Modification of T Cells to Target CS1 Improves Eradication of Myeloma Cells

Get Permission

CS1 is a cell surface glycoprotein that appears to be highly expressed on myeloma cells and less expressed on normal cells; CS1 overexpression has been found to promote myeloma cell growth and survival by increasing myeloma adhesion to bone marrow stromal cells and increasing myeloma colony formation. In a study reported in Clinical Cancer Research, Chu and colleagues developed chimeric antigen receptor (CAR) T cells targeting CS1 and assessed their effects on multiple myeloma tumor cells.

In response to CS1-positive myeloma cells in vitro, CS1-CAR-transduced T cells exhibited greater interferon -γ and interleukin-2 production, greater expression of the activation marker CD69, higher degranulation capacity, and increased cytotoxicity compared with mock-transduced T cells. Ectopically forced expression of CS1 in cells with low CS1 expression resulted in improved recognition and killing by CS1-CAR T cells. Similarly enhanced activities were observed with CS1-CAR T cells in ex vivo studies using primary multiple myeloma cells. Adoptive transfer of human primary T cells expressing CS1-CAR in orthotopic xenograft mouse models resulted in inhibition of human MM.1S and IM9 myeloma cells and significantly prolonged survival.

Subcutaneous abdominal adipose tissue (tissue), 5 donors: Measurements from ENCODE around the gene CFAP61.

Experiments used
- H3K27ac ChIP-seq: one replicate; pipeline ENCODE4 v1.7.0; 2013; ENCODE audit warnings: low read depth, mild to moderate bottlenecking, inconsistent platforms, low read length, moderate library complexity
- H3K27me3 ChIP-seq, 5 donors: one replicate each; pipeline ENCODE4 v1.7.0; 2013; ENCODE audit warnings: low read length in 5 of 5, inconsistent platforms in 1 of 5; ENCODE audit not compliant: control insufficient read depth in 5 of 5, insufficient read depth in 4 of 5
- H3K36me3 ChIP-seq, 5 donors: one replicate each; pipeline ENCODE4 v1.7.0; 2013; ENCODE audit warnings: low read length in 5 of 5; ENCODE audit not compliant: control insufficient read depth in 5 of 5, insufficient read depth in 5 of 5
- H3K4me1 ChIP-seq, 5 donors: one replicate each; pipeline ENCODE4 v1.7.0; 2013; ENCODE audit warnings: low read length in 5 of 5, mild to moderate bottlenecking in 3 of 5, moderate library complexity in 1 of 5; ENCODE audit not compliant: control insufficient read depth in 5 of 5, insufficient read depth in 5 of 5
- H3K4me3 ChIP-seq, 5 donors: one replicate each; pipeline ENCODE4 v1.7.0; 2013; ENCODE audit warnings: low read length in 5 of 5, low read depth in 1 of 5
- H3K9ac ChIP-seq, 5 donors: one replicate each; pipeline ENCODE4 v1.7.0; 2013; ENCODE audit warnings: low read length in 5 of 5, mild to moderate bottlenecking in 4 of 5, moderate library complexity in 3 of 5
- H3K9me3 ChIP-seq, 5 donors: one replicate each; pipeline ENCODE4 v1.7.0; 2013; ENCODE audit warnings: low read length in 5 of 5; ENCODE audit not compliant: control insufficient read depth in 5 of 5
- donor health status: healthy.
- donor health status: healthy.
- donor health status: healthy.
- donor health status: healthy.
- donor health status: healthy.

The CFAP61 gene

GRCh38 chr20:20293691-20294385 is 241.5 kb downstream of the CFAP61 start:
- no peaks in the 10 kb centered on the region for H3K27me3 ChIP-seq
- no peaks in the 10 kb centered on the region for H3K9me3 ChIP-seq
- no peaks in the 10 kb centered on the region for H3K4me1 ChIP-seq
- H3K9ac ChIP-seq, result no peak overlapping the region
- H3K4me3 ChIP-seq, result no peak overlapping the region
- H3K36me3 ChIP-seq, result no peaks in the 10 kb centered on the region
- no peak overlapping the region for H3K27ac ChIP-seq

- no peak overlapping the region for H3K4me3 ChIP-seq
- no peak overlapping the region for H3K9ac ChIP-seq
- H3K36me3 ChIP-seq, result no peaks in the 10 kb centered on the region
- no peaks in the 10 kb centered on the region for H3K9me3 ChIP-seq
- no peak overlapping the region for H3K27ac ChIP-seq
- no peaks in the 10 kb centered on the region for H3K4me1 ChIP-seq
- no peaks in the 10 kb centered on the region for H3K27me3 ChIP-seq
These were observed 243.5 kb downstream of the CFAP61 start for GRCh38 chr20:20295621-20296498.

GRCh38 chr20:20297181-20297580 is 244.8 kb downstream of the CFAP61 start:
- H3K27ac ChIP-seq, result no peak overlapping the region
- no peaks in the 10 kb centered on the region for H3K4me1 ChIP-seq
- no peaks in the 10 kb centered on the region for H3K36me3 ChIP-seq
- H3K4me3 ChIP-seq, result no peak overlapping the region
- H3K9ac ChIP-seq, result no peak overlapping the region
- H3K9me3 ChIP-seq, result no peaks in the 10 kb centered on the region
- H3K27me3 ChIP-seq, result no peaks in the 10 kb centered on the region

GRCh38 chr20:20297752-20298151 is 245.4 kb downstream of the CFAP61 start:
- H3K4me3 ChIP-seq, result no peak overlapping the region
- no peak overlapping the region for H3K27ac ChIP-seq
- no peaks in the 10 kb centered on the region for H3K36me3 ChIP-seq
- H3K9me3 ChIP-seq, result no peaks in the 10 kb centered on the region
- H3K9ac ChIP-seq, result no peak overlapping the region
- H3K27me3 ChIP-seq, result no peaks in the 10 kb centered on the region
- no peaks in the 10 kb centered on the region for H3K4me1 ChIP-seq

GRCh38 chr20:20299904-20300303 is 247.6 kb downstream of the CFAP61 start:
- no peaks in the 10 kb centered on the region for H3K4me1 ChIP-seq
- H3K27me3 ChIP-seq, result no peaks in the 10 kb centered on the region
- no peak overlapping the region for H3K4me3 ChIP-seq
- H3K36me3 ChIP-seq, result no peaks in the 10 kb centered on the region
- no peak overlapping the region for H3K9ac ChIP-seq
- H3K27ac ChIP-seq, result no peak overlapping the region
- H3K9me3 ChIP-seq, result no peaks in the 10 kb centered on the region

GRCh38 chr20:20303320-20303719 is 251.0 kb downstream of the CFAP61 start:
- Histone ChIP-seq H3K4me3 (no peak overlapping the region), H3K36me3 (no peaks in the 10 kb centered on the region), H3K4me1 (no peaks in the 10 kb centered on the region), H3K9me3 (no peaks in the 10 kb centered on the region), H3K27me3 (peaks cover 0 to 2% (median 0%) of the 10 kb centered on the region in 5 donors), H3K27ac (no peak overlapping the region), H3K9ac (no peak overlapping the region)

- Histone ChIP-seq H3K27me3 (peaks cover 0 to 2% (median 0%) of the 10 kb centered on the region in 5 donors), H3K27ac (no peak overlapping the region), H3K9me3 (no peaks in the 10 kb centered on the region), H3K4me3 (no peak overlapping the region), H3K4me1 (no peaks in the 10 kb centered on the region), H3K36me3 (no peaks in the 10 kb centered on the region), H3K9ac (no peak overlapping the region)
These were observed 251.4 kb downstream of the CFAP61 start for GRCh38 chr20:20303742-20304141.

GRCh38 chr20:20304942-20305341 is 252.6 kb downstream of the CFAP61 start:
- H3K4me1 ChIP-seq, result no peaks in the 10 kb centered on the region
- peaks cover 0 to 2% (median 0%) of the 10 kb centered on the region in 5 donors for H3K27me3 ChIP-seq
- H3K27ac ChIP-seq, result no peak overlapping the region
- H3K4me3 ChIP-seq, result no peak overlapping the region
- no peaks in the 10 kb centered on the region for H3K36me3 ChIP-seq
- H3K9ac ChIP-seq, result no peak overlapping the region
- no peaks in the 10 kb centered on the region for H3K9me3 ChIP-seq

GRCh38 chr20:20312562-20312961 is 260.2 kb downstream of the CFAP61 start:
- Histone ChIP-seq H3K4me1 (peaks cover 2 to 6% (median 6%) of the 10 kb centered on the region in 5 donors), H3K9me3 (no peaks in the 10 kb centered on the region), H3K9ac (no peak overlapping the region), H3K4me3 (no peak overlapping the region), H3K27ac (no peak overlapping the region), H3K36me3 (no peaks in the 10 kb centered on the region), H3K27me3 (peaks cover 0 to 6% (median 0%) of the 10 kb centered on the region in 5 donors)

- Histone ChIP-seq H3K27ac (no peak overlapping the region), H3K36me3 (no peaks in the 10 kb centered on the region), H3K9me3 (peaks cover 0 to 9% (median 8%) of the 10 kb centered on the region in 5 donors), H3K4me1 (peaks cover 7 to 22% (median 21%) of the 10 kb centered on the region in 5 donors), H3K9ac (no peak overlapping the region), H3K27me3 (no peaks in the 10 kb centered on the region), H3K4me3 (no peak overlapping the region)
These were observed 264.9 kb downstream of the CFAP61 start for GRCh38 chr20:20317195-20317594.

The investigators concluded, “CS1 is a promising antigen that can be targeted by CAR-expressing T cells for treatment of [multiple myeloma].” ■

Chu J, et al: Clin Cancer Res 20:3989-4000, 2014.




By continuing to browse this site you permit us and our partners to place identification cookies on your browser and agree to our use of cookies to identify you for marketing. Read our Privacy Policy to learn more.